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MD5(1)			FreeBSD	General	Commands Manual			MD5(1)

NAME
     md5, sha1,	sha224,	sha256,	sha384,	sha512,	sha512t256, rmd160, skein256,
     skein512, skein1024, md5sum, sha1sum, sha224sum, sha256sum, sha384sum,
     sha512sum,	sha512t256sum, rmd160sum, skein256sum, skein512sum,
     skein1024sum -- calculate a message-digest	fingerprint (checksum) for a
     file

SYNOPSIS
     md5 [-pqrtx] [-c string] [-s string] [file	...]

     md5sum [-pqrtx] [-c file] [-s string] [file ...]

	 (All other hashes have	the same options and usage.)

DESCRIPTION
     The md5, sha1, sha224, sha256, sha384, sha512, sha512t256,	rmd160,
     skein256, skein512, and skein1024 utilities take as input a message of
     arbitrary length and produce as output a "fingerprint" or "message
     digest" of	the input.  The	md5sum,	sha1sum, sha224sum, sha256sum,
     sha384sum,	sha512sum, sha512t256sum, rmd160sum, skein256sum, skein512sum,
     and skein1024sum utilities	do the same, but default to the	reversed for-
     mat of the	-r flag.  It is	conjectured that it is computationally infea-
     sible to produce two messages having the same message digest, or to pro-
     duce any message having a given prespecified target message digest.  The
     SHA-224 , SHA-256 , SHA-384 , SHA-512, RIPEMD-160,	and SKEIN algorithms
     are intended for digital signature	applications, where a large file must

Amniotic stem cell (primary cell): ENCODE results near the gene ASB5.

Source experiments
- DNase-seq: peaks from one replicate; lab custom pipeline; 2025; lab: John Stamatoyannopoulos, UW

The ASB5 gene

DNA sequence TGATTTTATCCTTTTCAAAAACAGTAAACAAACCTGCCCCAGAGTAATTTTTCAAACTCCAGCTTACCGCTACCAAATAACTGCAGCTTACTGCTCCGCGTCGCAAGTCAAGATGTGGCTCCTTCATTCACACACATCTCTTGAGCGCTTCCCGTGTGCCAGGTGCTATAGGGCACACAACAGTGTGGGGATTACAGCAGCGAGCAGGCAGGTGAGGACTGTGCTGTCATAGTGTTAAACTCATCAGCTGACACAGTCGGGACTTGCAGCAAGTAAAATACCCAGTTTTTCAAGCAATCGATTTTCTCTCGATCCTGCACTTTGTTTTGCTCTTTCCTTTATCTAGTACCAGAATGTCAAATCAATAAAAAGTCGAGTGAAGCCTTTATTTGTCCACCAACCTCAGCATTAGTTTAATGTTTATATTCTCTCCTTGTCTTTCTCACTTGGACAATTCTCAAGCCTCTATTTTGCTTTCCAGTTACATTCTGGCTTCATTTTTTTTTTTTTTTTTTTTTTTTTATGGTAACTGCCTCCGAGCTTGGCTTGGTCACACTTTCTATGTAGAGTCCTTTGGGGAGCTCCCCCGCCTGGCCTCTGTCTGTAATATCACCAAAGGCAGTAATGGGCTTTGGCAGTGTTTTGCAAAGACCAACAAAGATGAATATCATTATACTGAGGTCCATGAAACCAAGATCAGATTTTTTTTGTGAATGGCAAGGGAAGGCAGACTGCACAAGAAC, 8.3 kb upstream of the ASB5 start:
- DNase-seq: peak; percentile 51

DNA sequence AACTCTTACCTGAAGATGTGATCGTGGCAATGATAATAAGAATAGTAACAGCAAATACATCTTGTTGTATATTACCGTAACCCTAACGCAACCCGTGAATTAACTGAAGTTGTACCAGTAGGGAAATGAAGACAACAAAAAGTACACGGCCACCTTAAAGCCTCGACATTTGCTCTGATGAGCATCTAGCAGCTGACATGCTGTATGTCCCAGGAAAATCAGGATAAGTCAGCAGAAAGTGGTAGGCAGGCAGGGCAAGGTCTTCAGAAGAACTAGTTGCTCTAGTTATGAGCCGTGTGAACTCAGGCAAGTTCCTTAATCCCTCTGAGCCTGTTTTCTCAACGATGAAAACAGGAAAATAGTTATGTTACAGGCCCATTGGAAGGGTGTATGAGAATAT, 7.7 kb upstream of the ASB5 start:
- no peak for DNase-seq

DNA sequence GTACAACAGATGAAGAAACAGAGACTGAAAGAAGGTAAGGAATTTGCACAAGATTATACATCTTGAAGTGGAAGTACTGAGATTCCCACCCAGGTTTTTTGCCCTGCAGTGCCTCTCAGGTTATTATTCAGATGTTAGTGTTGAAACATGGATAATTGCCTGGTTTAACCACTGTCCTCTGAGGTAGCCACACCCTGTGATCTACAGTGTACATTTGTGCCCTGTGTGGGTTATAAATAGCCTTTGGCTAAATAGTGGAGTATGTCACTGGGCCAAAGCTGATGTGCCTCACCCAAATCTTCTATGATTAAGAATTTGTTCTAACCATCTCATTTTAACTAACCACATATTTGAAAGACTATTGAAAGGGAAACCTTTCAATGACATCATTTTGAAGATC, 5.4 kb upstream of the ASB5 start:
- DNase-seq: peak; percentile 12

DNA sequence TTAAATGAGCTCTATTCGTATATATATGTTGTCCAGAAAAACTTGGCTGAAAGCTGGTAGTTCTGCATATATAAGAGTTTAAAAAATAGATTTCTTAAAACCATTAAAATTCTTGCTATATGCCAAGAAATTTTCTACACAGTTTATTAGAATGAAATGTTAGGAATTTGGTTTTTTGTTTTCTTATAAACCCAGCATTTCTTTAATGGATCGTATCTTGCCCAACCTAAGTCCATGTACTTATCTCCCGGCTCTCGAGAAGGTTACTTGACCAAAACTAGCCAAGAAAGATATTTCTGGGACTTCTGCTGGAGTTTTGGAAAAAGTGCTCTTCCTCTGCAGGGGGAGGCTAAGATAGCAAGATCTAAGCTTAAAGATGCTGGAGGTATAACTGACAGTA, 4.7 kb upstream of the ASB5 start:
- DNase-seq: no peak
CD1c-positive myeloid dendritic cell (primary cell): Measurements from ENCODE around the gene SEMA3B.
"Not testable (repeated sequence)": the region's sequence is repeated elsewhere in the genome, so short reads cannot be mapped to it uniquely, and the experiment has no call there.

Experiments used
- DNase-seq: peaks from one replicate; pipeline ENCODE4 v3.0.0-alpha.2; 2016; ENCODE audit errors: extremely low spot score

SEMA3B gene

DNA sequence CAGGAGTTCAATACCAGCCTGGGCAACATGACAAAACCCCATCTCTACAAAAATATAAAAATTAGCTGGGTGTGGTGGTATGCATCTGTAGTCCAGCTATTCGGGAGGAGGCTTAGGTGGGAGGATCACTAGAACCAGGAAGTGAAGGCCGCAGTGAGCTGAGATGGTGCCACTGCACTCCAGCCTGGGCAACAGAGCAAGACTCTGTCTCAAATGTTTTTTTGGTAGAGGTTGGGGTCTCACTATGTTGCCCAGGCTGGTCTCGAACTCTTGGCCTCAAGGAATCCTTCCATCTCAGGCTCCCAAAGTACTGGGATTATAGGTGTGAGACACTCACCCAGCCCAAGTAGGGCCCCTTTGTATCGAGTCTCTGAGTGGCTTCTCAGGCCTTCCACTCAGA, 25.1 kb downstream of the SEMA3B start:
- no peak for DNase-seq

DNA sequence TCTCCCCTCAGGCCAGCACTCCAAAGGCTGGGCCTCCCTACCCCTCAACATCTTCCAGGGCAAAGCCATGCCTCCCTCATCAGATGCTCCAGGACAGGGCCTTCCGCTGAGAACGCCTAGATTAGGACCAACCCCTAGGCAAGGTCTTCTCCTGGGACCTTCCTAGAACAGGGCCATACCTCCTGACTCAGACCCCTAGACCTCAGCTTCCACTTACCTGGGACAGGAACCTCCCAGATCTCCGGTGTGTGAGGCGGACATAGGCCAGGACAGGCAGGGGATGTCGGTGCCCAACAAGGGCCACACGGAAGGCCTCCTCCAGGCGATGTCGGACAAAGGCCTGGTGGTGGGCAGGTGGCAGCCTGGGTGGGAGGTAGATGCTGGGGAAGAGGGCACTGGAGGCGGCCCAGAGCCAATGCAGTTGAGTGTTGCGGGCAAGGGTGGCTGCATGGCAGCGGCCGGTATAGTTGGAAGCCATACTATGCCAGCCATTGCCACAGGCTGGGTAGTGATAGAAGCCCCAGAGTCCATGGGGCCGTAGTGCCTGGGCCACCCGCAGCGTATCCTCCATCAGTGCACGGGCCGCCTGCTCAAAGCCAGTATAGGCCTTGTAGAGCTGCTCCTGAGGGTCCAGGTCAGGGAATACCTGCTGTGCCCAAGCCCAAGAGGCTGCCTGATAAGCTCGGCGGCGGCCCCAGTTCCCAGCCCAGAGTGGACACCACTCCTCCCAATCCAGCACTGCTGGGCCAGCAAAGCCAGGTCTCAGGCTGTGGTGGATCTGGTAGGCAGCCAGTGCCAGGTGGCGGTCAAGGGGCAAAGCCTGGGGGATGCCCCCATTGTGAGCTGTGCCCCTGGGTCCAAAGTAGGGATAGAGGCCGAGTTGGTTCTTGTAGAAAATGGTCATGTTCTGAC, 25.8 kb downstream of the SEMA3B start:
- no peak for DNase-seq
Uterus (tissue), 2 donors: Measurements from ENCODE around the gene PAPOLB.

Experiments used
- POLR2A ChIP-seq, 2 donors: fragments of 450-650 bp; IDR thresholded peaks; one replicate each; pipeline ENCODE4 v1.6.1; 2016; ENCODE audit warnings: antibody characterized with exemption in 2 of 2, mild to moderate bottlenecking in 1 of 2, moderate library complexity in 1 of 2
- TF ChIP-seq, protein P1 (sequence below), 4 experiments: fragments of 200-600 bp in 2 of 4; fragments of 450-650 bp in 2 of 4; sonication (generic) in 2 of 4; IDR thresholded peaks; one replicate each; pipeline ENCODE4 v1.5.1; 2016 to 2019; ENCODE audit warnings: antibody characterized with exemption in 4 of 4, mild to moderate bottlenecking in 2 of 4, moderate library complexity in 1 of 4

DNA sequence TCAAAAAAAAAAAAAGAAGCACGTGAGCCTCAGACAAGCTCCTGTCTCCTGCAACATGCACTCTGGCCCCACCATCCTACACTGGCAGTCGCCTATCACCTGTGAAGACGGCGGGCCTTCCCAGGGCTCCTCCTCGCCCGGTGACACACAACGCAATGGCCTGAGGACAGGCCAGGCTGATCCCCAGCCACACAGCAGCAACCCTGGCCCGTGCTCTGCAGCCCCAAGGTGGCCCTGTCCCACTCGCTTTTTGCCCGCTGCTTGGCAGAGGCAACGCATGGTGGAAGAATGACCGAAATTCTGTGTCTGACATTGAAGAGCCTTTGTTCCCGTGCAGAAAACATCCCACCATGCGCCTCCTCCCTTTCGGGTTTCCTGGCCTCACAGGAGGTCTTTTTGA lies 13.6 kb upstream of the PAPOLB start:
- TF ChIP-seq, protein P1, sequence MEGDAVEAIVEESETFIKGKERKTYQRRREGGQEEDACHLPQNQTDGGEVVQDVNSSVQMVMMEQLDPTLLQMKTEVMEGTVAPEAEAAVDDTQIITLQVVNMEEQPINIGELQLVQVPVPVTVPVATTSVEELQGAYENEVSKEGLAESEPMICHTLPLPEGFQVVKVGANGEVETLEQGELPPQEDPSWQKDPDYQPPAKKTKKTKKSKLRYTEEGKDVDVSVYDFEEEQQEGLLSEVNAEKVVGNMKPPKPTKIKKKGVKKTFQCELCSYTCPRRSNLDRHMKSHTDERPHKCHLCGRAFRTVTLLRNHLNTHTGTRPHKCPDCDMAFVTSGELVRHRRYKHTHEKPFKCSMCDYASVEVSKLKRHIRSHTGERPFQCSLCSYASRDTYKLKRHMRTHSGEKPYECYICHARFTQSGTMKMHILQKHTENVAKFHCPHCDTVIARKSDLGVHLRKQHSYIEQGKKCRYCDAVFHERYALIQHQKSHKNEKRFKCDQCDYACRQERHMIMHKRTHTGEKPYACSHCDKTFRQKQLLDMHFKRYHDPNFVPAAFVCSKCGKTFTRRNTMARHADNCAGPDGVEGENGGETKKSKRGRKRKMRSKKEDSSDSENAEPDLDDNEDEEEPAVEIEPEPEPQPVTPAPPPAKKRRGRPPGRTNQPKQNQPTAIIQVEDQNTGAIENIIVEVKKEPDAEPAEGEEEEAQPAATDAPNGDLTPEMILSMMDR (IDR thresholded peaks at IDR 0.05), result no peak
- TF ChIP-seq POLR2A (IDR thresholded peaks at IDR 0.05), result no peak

be	"compressed" in	a secure manner	before being encrypted with a private
     (secret) key under	a public-key cryptosystem such as RSA.

     The MD5 and SHA-1 algorithms have been proven to be vulnerable to practi-
     cal collision attacks and should not be relied upon to produce unique
     outputs, nor should they be used as part of a cryptographic signature
     scheme. As	of 2017-03-02, there is	no publicly known method to reverse
     either algorithm, i.e., to	find an	input that produces a specific output.

     SHA-512t256 is a version of SHA-512 truncated to only 256 bits.  On
     64-bit hardware, this algorithm is	approximately 50% faster than SHA-256
     but with the same level of	security.  The hashes are not interchangeable.

     It	is recommended that all	new applications use SHA-512 or	SKEIN-512 in-
     stead of one of the other hash functions.

     The following options may be used in any combination and must precede any
     files named on the	command	line.  The hexadecimal checksum	of each	file